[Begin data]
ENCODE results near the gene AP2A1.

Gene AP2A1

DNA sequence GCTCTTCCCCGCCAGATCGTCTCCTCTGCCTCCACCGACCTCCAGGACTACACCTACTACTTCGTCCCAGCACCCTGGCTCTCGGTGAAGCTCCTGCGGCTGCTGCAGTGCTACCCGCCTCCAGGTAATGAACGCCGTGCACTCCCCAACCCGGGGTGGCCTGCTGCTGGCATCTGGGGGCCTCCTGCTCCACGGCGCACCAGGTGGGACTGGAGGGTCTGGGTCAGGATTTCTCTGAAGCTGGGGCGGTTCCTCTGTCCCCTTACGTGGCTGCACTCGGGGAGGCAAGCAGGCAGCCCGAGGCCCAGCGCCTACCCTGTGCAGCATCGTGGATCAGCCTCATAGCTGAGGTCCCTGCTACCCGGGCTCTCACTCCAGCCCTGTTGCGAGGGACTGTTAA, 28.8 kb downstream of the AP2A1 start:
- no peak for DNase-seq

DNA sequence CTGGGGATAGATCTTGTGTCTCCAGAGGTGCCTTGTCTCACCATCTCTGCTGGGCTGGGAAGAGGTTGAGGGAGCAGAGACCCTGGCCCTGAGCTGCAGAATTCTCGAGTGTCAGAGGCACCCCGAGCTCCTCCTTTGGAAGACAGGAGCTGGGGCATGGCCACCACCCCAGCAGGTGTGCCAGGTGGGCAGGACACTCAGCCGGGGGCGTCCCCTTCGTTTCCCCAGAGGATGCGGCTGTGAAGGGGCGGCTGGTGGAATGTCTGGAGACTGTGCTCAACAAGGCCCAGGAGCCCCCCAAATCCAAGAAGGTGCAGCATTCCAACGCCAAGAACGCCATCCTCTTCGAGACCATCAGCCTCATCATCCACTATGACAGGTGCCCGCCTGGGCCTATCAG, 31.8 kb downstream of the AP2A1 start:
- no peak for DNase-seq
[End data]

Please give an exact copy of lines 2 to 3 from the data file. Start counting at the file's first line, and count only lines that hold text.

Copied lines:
Gene AP2A1

DNA sequence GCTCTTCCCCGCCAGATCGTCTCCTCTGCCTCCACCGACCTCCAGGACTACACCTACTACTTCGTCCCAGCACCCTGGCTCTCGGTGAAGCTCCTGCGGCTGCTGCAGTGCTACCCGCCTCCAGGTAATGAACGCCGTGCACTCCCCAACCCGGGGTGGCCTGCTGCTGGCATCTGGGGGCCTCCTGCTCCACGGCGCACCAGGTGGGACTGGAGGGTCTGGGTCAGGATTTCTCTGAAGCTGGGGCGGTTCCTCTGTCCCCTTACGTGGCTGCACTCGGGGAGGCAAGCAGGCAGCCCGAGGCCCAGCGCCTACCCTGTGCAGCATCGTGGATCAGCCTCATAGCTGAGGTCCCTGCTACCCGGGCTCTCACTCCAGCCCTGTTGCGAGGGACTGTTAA, 28.8 kb downstream of the AP2A1 start: